The river was their source of food and wealth, and it was their highway,
their means of establishing commerce with other tribes. They were a
water people, and still are. The photos on Oliver's walls are religious
icons - graphic representations of all that is sacred to the tribe: the
fish. Fishing nets and implements. Boats. The River. Because in any
conversation with a Yurok, it always comes back to the river. To a very
significant degree, the river is the reservation: Tribal holdings extend
1 mile inland along each bank from the mouth of the Klamath more than 40
miles upstream. Most of the land is exceedingly steep, of little utility
for anything except conservative and limited forestry. What the tribe
has always had, and still has to a significant degree, is the Klamath.
"The river gave us everything we needed to thrive," said Troy Fletcher,
a tribal member and resource policy analyst. "It gave us food, wealth,
beauty. This was paradise, and we knew it."
But like most rivers in North America, the Klamath has suffered.
Agricultural water diversions have depleted the river's once mighty
flows; four moderately sized hydroelectric dams along the Klamath's main
stem - plus a huge dam on its major tributary, the Trinity - have
greatly reduced the spawning grounds for anadromous fish. Too, the main
stem Klamath dams warm the river's water, encouraging destructive
parasites and blooms of toxic blue-green algae. Increasingly, it is
clear the Klamath can have the dams or it can have fish, but not both.
For years, the Yurok have been at the vanguard in a battle to remove the
dams. Allied with them are the other Klamath tribes, commercial
fishermen and sport anglers. Opposing them are the dams' operators -
which have shifted over the years, as the facilities have changed
ownership - and farmers in the Upper Klamath Basin, who divert the
river's water for potatoes, grain, alfalfa, horseradish and other crops.
The Klamath always has been a major front in California's water wars,
one that has waxed especially hot throughout the Bush administration. In
2001, increased downriver flows by the U.S. Bureau of Reclamation to
sustain salmon were resisted by Basin farmers, who seized irrigation
canal head gates in protest. Water availability already was a flashpoint
issue on the Klamath because much of the Trinity's flow is diverted
south for the state's cities and agricultural lands. The Upper Basin
skirmishes heightened the sense among the tribes and their allies that
the entire system was being drained, with no regard for the fisheries
and the people who depended on them.
In 2002, the Bush administration sided with the farmers and slashed the
releases to the river, delivering the water up to the irrigation
districts. A massive fish kill on the Klamath followed; the salmon never
really recovered from the blow. The incident scarred the collective
sensibility of the Yuroks, and it is a subject that still engenders deep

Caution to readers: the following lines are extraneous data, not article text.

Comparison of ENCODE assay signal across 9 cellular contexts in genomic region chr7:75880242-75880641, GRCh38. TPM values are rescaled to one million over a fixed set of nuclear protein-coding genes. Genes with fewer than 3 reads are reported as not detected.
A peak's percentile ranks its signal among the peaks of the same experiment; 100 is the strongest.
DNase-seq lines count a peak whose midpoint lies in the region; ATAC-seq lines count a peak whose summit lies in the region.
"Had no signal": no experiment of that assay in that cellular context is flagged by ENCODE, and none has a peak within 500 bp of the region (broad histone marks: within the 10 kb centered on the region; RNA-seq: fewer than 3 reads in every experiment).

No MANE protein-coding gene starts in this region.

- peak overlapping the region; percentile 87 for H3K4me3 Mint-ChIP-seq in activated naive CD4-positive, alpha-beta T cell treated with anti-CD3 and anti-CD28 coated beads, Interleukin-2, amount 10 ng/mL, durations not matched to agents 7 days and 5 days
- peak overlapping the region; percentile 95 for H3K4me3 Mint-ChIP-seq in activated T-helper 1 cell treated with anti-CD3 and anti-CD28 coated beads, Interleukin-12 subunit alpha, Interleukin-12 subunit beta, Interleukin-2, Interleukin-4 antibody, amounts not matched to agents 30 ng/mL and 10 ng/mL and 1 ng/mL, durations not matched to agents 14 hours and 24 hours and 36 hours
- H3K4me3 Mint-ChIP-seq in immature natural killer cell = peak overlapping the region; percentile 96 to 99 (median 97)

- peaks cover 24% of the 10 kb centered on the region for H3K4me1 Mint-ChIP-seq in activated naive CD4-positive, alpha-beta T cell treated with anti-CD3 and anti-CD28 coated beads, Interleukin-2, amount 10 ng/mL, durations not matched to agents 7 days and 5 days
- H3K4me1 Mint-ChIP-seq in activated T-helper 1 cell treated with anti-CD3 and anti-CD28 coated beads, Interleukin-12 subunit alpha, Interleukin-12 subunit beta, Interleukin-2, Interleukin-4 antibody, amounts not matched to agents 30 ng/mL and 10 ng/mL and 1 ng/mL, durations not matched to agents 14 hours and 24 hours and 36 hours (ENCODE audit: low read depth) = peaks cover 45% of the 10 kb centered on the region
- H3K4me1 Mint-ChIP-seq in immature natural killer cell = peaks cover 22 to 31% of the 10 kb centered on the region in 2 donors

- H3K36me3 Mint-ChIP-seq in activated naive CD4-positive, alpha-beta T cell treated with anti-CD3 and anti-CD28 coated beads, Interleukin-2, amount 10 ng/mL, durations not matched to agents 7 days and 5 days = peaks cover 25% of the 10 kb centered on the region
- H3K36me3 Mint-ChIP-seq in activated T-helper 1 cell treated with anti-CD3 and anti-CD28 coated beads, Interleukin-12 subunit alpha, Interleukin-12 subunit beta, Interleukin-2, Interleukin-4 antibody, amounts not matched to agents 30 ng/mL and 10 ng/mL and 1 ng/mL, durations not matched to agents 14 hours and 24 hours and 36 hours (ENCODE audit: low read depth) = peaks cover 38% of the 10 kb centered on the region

anger on the reservation.
The situation on the Klamath has far-reaching consequences - all the way
down to Monterey. The scarcity of Klamath fish has resulted in multiple
truncated commercial salmon seasons for California and Oregon, because
the Klamath fish mingle with the nominally more plentiful Sacramento
River salmon in the open ocean. As the Klamath goes, then, so go the
fortunes of the West Coast's commercial fishing fleet - and the Bay Area
availability of fresh wild local salmon.
[Some fisheries biologists say it's already too late for salmon in the
Lower 48 states. Development, logging, water diversions and dams, they
claim, have compromised the spawning streams to an irreparable degree.
Oceans warming due to climate change - and perhaps overfishing - are
just additional nails in the coffin.
As of this writing, the Pacific Fishery Management Council - the
regulatory body that governs West Coast marine fisheries - is poised to
proscribe all salmon fishing for the 2008 season. The reason: An
unexpected collapse in Sacramento River salmon stocks, which up to now
have been relatively robust. If the ban is enacted as expected, it will
be the first complete salmon closure for the California coast since
commercial fishing began more than 150 years ago.
But many fisheries experts maintain Pacific salmon and steelhead can be
revived in the continental United States. Further, they say, salmonid
restoration will have ancillary benefits.
Bill Kier is a Humboldt County consulting biologist who has designed
computer programs to track fishery restoration efforts on the Klamath;
they are so accurate they have been applied by scientists across the
country. Kier acknowledges that the data on southern range Pacific
salmon is a mixed bag.
"But I still believe they have a very real fighting chance," he said.
"The fact is that caring for salmon results in stabilized watersheds,
better water quality, more wildlife - and in general terms, a cleaner
environment. If you manage water and land for salmon, it doesn't matter
if you're talking about the Klamath or the creek that flows through Mill
Valley - life will be better not just for the salmon, but for the people